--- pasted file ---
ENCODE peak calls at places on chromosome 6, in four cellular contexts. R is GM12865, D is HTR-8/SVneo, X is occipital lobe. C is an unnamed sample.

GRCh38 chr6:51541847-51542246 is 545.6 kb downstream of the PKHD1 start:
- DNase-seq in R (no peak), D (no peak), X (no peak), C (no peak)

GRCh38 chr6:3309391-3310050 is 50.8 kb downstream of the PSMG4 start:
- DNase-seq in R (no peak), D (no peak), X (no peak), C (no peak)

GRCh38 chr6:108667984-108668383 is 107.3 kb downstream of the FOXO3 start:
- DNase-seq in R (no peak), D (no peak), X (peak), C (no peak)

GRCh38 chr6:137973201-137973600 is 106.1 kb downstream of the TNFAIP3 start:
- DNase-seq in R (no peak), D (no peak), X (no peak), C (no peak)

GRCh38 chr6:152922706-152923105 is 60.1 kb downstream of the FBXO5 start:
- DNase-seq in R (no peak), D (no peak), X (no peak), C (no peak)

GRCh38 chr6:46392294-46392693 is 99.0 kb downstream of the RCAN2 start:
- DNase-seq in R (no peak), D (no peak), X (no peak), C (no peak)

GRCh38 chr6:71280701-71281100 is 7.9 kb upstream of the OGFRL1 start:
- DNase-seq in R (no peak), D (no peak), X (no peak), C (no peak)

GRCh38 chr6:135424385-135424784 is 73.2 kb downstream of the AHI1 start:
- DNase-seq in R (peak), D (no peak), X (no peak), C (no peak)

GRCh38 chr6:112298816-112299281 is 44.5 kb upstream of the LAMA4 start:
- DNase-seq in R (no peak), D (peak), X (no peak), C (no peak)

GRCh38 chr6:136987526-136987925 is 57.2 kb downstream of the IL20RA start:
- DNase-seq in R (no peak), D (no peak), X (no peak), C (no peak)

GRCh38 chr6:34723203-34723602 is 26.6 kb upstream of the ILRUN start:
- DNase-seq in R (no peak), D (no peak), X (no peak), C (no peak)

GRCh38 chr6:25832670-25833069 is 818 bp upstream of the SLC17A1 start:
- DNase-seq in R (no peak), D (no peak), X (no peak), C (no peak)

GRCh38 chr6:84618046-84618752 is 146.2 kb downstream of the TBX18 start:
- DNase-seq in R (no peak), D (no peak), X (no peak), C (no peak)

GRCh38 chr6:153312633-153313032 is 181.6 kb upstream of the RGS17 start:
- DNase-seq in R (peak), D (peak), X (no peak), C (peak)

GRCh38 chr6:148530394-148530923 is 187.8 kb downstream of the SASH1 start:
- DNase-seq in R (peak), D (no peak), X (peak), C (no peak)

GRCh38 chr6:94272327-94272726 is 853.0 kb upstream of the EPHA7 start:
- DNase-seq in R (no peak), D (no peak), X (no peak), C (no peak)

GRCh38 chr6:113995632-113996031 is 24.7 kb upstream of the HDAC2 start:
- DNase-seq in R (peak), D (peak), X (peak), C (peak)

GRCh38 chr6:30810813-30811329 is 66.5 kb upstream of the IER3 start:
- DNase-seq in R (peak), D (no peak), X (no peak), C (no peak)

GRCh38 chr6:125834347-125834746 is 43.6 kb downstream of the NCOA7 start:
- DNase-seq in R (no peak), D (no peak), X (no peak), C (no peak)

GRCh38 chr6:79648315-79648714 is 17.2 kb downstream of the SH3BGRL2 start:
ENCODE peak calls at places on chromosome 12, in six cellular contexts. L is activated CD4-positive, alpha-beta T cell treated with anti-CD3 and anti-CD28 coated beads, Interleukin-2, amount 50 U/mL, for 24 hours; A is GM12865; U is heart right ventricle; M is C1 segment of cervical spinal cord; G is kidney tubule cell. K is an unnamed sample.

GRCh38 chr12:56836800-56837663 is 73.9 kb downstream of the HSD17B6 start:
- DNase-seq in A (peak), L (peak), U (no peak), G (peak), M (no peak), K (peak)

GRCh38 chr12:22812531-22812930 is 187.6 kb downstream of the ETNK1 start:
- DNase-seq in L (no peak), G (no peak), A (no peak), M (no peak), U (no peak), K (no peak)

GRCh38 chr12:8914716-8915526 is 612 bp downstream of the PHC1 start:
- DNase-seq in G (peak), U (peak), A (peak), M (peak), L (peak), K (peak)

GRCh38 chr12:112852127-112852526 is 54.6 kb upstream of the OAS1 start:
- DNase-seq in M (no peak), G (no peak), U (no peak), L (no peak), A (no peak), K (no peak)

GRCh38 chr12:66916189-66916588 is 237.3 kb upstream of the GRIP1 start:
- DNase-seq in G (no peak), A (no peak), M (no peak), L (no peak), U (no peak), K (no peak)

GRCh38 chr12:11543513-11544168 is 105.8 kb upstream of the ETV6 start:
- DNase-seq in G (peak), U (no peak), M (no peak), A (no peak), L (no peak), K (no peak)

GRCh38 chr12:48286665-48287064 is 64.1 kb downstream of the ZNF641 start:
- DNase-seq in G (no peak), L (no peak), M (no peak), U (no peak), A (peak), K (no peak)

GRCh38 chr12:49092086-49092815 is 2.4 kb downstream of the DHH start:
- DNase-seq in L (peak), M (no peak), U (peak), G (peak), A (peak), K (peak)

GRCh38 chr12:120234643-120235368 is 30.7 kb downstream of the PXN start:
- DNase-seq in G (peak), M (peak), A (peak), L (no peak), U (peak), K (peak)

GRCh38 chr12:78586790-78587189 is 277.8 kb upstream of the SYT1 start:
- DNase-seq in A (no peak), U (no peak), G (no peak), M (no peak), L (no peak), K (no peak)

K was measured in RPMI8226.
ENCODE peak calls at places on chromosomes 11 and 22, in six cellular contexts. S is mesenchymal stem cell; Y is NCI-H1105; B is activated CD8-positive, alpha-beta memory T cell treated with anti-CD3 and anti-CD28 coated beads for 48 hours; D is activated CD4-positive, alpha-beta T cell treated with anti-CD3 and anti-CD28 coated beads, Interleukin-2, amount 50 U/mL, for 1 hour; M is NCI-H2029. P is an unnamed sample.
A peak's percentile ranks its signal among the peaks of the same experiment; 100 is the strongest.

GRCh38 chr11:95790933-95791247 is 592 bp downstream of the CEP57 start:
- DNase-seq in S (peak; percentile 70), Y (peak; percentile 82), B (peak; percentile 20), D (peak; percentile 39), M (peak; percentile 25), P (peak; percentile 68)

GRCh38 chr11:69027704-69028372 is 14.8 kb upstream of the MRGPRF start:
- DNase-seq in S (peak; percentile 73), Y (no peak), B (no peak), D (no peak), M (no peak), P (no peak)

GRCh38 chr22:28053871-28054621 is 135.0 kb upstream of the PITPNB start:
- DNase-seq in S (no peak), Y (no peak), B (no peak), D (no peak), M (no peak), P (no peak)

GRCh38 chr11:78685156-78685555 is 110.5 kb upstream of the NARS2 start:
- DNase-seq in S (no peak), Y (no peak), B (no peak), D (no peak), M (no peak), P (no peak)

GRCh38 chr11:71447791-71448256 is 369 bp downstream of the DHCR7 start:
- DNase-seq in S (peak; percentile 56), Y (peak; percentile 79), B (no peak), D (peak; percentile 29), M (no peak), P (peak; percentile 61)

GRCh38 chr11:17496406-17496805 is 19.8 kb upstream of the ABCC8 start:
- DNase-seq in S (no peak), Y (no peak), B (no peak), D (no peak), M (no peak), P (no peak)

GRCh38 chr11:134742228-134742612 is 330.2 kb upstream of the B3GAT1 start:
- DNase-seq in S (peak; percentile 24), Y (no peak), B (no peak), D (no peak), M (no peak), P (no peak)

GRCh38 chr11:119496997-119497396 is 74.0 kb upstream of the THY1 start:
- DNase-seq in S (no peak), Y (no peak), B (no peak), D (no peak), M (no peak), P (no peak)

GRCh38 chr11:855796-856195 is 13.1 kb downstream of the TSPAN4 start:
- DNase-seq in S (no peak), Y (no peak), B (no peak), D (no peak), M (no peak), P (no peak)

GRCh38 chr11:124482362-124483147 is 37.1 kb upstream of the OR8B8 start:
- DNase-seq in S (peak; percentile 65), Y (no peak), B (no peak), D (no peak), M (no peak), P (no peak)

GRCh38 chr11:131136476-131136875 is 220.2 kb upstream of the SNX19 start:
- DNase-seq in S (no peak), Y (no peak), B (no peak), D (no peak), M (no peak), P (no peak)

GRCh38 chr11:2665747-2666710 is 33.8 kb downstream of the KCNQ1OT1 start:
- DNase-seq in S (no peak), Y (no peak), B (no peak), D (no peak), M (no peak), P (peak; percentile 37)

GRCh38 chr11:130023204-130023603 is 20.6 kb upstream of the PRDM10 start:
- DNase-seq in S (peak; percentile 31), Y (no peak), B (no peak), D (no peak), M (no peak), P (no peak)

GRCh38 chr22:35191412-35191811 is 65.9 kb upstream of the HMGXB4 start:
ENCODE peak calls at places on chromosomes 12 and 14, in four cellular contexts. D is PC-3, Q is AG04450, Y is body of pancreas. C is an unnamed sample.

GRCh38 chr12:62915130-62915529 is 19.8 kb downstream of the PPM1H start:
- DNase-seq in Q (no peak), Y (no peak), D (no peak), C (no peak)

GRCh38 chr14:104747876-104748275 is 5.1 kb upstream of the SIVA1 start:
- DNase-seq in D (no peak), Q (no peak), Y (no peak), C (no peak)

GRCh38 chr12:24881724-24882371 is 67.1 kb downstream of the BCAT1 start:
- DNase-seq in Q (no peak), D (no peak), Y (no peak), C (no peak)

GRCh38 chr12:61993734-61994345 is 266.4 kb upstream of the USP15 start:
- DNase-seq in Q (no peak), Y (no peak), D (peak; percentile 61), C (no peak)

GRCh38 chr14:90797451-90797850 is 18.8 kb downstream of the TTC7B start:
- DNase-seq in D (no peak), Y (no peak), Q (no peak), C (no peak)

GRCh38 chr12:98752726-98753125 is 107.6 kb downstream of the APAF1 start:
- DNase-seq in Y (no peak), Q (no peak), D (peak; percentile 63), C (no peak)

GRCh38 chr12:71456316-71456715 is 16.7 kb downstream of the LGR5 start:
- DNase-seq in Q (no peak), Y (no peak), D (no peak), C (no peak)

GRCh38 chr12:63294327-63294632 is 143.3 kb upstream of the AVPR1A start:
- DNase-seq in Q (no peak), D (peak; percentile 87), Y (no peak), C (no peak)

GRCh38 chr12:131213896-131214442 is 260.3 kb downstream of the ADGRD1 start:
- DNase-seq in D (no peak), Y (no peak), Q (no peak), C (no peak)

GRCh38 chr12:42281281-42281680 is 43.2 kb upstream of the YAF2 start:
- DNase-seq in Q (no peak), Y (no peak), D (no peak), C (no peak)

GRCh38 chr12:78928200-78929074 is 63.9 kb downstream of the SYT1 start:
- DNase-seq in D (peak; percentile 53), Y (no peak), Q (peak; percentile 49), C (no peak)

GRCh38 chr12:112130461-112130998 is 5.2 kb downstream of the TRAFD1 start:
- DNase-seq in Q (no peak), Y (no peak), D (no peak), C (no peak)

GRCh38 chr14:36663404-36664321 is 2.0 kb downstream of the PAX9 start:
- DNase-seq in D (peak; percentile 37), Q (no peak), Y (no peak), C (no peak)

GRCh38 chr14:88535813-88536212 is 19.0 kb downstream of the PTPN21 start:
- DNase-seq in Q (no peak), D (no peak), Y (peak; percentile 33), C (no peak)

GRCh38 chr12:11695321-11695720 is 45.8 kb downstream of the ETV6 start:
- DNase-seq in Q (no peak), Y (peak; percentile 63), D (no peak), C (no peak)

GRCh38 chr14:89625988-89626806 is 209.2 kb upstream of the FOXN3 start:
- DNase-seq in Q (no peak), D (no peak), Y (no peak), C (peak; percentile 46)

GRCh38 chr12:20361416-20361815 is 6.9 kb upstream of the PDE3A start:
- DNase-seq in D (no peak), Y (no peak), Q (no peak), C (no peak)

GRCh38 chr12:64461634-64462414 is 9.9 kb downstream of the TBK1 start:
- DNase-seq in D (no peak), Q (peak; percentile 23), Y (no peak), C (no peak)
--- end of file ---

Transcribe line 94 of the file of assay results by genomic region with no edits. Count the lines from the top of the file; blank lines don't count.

- DNase-seq in Q (no peak), Y (no peak), D (no peak), C (no peak)